One obvious question—though it’s based on common sense, which automatically discredits it from Republican consideration—is: If the Democrats did steal the election, why didn’t they steal more Senate seats so they don’t have to curry favor all the time with Joe Manchin? One hates to pin the hopes of a progressive revolution on a 73-year-old white man from West Virginia.

How on earth did so many people, who presumably can dress themselves and order food online, come to believe something that is patently untrue, something that didn’t happen in any way at all, something that both the press and the judicial system have looked into, examined, and rejected as false?

Today’s G.O.P. is furious over something no one did: steal the election from Trump.

Naturally, Trump, who has the fragile ego and volcanic temperament of an opera singer without any of the compensating talent, started the lie. Every consideration was given to his accusations—the legal challenges twice made their way to the Supreme Court, a third of whose members he’d appointed, who nevertheless rejected these appeals. Yet, in the unadmirable version of steadfastness, Trump kept repeating the lie. It does not serve his brand to acknowledge defeat, and for him everything is about his brand, which, despite a graveyard bulging with the coffins of his personal and professional failures, he defines as “winning.” You have to go back to the cigarette companies’ use of doctors to endorse their product to find another brand so tightly disconnected from its grimy truth.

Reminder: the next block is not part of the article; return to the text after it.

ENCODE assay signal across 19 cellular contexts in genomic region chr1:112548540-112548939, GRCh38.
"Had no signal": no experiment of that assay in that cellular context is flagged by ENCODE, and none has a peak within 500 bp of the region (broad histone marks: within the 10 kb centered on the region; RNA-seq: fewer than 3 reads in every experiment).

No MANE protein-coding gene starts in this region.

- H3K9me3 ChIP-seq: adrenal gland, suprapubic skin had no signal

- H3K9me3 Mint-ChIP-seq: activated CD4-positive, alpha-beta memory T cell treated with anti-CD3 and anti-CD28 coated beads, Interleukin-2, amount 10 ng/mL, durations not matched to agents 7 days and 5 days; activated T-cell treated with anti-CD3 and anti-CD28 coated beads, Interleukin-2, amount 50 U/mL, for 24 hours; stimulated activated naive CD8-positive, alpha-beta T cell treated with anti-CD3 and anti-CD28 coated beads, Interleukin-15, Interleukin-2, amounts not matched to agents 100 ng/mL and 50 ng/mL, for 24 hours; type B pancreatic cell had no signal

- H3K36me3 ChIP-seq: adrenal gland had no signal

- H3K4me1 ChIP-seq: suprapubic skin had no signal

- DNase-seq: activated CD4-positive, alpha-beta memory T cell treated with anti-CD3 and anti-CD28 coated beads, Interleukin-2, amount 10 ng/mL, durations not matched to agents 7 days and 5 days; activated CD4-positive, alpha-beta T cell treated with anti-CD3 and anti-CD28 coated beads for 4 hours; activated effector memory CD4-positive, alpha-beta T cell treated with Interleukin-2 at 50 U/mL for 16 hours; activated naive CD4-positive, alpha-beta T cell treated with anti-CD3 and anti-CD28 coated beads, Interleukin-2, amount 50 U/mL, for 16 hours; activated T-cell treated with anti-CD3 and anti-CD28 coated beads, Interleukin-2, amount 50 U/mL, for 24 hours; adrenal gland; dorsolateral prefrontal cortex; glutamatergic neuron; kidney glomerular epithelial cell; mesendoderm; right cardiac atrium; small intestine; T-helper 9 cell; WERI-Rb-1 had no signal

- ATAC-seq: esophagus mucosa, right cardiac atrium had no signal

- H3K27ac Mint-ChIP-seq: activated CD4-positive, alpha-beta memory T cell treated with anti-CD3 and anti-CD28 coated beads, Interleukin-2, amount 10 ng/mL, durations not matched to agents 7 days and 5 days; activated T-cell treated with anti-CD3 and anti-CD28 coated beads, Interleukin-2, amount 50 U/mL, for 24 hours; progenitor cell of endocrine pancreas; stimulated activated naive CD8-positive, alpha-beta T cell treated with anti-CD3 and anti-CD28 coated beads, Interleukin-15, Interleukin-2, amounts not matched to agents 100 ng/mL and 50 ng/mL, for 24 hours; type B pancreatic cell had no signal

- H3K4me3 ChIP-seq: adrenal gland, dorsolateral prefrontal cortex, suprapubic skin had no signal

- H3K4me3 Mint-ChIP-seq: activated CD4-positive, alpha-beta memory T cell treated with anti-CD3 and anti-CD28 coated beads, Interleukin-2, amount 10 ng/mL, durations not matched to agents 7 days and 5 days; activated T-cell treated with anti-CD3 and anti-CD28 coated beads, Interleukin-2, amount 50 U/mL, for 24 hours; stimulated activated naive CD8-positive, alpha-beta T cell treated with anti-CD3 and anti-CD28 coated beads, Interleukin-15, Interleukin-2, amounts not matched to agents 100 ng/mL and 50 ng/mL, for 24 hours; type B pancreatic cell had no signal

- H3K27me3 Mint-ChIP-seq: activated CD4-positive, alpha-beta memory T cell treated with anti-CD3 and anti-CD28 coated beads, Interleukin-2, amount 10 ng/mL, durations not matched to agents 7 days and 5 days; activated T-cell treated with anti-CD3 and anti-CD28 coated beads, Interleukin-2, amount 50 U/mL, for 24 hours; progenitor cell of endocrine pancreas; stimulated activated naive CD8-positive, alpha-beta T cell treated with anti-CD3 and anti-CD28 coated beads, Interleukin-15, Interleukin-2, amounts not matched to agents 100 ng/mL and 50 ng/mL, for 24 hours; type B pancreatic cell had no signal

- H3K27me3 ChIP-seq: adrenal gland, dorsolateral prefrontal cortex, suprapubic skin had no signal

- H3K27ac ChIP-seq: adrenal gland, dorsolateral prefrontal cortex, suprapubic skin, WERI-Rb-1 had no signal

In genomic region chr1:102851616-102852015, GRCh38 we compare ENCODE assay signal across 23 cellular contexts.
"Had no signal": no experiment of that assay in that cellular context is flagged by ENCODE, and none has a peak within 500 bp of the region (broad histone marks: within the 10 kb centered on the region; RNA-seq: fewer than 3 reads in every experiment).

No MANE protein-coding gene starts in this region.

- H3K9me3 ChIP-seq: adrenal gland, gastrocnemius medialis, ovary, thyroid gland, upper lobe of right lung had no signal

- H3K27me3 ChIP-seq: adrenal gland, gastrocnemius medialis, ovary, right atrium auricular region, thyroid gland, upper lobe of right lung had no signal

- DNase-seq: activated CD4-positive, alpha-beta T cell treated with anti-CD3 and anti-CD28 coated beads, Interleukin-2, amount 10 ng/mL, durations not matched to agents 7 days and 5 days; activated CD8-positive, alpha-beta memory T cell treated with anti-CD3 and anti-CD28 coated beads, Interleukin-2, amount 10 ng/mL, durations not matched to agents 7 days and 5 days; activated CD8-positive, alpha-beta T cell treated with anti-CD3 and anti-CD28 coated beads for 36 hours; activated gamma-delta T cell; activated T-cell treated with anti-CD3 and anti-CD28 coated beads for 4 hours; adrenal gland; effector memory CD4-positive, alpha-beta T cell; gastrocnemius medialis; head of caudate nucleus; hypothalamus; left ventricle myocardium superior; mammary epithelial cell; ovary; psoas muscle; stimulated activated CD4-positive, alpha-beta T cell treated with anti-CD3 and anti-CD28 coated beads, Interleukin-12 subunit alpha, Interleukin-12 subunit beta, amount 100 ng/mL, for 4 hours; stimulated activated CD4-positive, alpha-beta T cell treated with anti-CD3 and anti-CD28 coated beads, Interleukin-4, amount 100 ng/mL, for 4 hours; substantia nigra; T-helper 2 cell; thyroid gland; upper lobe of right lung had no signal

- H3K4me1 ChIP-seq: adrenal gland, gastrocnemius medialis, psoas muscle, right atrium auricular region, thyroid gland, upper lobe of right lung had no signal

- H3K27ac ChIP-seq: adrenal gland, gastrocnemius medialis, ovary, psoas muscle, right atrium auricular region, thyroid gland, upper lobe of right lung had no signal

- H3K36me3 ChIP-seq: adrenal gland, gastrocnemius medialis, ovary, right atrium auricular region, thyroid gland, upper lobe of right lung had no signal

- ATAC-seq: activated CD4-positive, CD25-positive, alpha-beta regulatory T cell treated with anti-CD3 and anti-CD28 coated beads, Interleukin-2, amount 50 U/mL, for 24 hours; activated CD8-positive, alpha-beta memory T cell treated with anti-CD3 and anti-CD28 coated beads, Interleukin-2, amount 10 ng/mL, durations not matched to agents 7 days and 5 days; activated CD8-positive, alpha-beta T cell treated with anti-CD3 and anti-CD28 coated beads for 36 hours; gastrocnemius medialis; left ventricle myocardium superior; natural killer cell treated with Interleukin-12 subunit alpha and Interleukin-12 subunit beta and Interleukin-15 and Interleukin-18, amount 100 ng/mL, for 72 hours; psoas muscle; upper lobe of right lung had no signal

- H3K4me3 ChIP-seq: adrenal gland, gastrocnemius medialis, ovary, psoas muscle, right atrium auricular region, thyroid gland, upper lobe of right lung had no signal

If Trump’s being a delusional poor loser were all that was at stake here, it would be no more worth our attention than the homeless man whom I see on Fifth Avenue proclaiming, “Get the vaccine! Become a government robot!” Of greater concern for the nation is the commitment of a once legitimate party to the promotion of a known lie. That is the first part of what the digital world calls a two-part authentication process. After a brief period of holding Trump accountable for the January 6 insurrection, the G.O.P. went from giving Trump the boot to their more familiar position of licking his boots.

In the Trump era, it never takes Republicans long to come to their lack of senses. Not only are they resisting the formation of a congressional commission to look into the cause of the insurrection—they know the cause; it is the lie they keep repeating about the election having been stolen—but they have enacted a series of voting restrictions in Georgia and Florida, with Texas next. They describe these restrictions, with their usual lack of irony, as a form of “election integrity.”